On Aug. 16, 1967, Martin Luther King Jr. delivered a speech titled "Where Do We Go From Here?" in Atlanta.

It was during a time of civil unrest in America. Amid racial tension, some turned to violence. In his address, King spoke about challenges the nation faced and urged listeners toward peaceful negotiations. His answer to the question he presented in the title of his speech was simple.

"And I say to you," King told the crowd. "I have also decided to stick with love, for I know that love is ultimately the only answer to mankind's problems."

Times have changed, but violence - linked to drugs and gangs - is still a concern in many communities, including York.

One simple solution the city cooked up was to get people together to talk at the dinner table.

"A lot of times, families don't have dinner (together)," said Edquina Washington, York's director of community relations. "It's important to do that in the community. Everyone's input counts."

On Sunday, York officials and religious leaders are inviting locals to a dinner event in conjunction with America's Sunday Supper 2013 - a national event hosted by RethinkChurch. Washington said this is the first event of its kind in the city. York, she added, picked its own event theme based on King's "Where Do We Go From Here?" speech.

A hot meal will be served as attendees view the 2011 documentary "The Interrupters."

The film depicts how former violent offenders return to Chicago communities to deter youths from joining gangs. The theme of working with families and community programs to curb violence runs through the film.

"It can be a jumping off point (for) York, by generally encouraging the community to come together with ideas and solutions in one room," Washington added.

Part of York Mayor Kim Bracey's FaithNet initiative is to spread the word about faith-based programs that work with schools and other organizations, Washington said. The supper, which is hosted in conjunction with The Black Ministers Association of York, will advance that goal by bringing people together to brainstorm, network and collaborate on ways to keep youth out of trouble.

"There are little programs going on throughout the community addressing violence and ... families," Washington said. "Not everyone knows about the programs."

- ERIN McCRACKEN,
FlipSide staff

If you go

York Mayor Kim Bracey and The Black Minister's Association of York host the 2013 MLK America's Sunday Supper 4 p.m. Sunday at Lincoln Charter School, 559 W. King St., York. The theme of the event is "Where Do We Go From Here?"

It will feature a screening of the documentary "The Interrupters," a warm meal and discussion about how to help community youth. The event is free. Due to the strong content of the documentary, those

14 and older are asked to attend. Book donations will be collected for local students in kindergarten through ninth grades.

RSVP to Edquina Washington at 717-849-2200 or

ewashington@yorkcity.org by Friday, so organizers can calculate how many meals are needed. Reservations can also be made on the City of York's Facebook page.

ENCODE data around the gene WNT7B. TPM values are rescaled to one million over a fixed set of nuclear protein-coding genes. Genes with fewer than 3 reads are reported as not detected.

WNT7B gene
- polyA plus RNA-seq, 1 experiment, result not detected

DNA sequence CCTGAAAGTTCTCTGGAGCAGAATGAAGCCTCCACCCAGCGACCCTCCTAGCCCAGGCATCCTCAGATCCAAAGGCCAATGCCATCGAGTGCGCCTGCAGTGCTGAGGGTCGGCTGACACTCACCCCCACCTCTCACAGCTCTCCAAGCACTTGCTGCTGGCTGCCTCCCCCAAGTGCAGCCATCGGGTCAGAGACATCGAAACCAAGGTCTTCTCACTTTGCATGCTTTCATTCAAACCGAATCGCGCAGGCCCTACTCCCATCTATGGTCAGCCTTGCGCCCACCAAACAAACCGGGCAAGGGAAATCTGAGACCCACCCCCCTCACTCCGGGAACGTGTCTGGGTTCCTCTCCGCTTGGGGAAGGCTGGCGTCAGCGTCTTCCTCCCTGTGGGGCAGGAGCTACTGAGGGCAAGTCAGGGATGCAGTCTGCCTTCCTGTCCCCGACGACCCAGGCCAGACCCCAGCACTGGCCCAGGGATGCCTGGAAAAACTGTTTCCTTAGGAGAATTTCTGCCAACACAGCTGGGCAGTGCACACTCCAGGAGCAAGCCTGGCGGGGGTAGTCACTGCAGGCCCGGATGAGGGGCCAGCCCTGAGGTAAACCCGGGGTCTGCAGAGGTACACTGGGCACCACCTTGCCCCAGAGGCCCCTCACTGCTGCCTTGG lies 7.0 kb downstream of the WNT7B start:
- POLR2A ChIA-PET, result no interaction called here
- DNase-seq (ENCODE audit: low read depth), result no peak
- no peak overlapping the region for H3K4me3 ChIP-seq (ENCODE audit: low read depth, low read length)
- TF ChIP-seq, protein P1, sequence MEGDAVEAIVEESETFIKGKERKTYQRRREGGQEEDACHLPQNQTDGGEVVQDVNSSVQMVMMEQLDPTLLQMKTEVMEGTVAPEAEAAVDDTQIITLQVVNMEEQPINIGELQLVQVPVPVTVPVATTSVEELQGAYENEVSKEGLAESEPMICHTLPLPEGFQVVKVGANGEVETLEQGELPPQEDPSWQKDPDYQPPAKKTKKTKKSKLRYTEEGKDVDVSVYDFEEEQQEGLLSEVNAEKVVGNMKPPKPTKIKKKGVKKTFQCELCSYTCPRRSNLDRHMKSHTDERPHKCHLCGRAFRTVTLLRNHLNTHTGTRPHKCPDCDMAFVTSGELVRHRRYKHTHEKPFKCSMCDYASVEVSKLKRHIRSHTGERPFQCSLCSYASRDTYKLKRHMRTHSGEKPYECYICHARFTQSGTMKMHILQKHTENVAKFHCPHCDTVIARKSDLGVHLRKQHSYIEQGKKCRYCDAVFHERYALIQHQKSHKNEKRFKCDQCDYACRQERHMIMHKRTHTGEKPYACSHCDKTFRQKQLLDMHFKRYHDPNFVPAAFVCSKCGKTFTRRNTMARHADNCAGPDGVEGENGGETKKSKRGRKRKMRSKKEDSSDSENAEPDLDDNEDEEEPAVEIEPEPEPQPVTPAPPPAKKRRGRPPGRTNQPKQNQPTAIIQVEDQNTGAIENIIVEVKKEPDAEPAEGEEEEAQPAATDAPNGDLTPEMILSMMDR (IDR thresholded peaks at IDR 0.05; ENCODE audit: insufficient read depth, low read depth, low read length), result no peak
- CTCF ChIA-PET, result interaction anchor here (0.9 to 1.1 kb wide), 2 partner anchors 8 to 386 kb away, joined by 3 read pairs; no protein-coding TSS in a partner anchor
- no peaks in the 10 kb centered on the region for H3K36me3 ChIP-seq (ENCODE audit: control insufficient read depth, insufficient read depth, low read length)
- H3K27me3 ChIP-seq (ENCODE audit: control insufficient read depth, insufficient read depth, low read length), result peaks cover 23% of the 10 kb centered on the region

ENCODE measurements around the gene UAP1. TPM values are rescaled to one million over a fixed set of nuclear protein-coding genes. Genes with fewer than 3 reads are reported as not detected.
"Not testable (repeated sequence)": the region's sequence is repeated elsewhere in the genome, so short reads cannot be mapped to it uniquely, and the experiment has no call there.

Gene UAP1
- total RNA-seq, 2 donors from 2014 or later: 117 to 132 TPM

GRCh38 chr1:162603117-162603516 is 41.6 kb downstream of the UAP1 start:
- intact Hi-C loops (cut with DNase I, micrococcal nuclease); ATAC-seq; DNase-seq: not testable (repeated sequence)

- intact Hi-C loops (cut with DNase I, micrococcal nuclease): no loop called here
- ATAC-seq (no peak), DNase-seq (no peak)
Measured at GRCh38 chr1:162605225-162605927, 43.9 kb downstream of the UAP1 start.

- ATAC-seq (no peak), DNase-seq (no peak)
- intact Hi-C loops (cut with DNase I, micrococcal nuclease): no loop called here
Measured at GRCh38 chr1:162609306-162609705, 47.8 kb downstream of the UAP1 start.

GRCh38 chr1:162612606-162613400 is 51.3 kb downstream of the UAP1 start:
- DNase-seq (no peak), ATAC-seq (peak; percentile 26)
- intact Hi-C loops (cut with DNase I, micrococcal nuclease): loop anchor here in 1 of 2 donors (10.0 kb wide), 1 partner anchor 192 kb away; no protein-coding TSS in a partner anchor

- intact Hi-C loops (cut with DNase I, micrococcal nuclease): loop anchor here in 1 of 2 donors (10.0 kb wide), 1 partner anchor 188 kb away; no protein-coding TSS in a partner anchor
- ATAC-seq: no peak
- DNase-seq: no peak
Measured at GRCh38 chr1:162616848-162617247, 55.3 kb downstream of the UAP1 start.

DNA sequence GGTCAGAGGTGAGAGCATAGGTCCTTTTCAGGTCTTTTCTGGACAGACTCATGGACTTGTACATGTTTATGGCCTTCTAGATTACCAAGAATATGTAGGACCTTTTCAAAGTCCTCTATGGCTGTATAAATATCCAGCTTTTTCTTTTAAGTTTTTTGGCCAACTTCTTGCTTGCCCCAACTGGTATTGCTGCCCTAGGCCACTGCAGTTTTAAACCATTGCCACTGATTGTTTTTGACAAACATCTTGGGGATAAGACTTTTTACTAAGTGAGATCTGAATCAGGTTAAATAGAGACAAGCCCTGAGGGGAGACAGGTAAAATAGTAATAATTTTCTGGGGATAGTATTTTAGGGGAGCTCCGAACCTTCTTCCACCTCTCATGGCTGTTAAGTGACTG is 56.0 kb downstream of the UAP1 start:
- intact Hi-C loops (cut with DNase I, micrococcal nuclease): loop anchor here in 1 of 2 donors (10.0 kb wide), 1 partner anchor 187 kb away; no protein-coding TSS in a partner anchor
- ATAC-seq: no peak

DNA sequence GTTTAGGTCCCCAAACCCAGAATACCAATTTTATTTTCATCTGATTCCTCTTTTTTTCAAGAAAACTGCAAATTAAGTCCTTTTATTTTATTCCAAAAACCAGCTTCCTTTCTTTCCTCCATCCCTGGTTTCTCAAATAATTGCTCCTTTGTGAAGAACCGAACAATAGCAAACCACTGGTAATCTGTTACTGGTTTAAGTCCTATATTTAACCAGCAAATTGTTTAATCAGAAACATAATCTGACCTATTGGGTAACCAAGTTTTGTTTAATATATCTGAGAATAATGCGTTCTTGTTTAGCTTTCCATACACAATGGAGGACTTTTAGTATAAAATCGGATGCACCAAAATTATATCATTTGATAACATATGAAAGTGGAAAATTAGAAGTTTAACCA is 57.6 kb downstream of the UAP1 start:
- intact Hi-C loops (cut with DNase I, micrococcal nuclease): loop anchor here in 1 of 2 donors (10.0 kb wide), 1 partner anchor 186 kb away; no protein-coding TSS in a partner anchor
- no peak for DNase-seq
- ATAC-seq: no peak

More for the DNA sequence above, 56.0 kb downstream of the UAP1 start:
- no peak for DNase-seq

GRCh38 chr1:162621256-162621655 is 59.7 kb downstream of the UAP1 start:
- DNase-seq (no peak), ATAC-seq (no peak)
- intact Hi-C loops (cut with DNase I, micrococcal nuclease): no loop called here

Share another meal with neighbors

Tickets are on sale for the 11th annual Taste of York City 6 p.m. Feb. 8 at the Valencia Ballroom, 142 N. George St., York. The night will feature a showcase of downtown dinner options as well as a cocktail reception and auctions to benefit the city's special events fund. Tickets are $54. The event has sold out in the past. For details and tickets, call 717-849-2217 or visit yorkcity.org/atasteofyorkcity.

More MLK Day events

The Abendmusik Concert Series at First Presbyterian Church of York, 225 E. Market St., York, will present the 15th Annual Jazz Vespers, honoring Martin Luther King Jr., 7 p.m. Saturday. The free concert has a snow date of 7 p.m. Jan. 20. A free-will offering will be taken during intermission. Musicians include Jeff Stabley, Diane Wilson, Chris Bacas and Tim Warfield.

In honor of Martin Luther King Jr. Day, the Crispus Attucks Association, 605 S. Duke St., York, will host a day of service Jan. 21. The program starts with a breakfast and tribute at 8:30 a.m. Community service projects will run 10 a.m. to noon. A bagged lunch and closing will follow. For details, call 717-848-3610 or visit crispusattucks.org.

Attend the MLK Candlelight March, which starts

6:15 p.m. Jan. 21 at Elizabethtown College, One Alpha Drive, Elizabethtown. Marchers will gather at Blue Bean in Brossman Commons. Afterward, various community and college performers will celebrate King's legacy through music, dance and spoken word in Leffler Chapel and Performance Center.

Dr. Angela Davis will present a lecture titled "The Prison Industrial Complex and the Implications for Dr. King's Dream" 7 p.m. Jan. 22 in Leffler Chapel and Performance Center at Elizabethtown College. Davis is the author of nine books and has lectured throughout the world. Tickets are free but are required for admission. Order them by calling 717-361-4757.

HACC Lancaster and the YWCA of Lancaster host a forum titled "ISM & Issues in a Diverse Nation in Celebration of MLK Day" 12:15 p.m. Jan. 23 in the East Building at the Lancaster Campus, 1641 Old Philadelphia Pike, Lancaster. A panel of speakers will address the sources of inequalities and refreshments will be served. Register at www.hacc.edu. For details, call 717-358-2858.

Millersville University will host a Martin Luther King Jr. Celebration with civil rights activist and author Ruby Bridges 7:30 p.m. Feb. 6 in the Winter Center for the Visual and Performing Arts on campus, 1 S. George St., Millersville. The event is free and open to the public. For details, call 717-872-3090.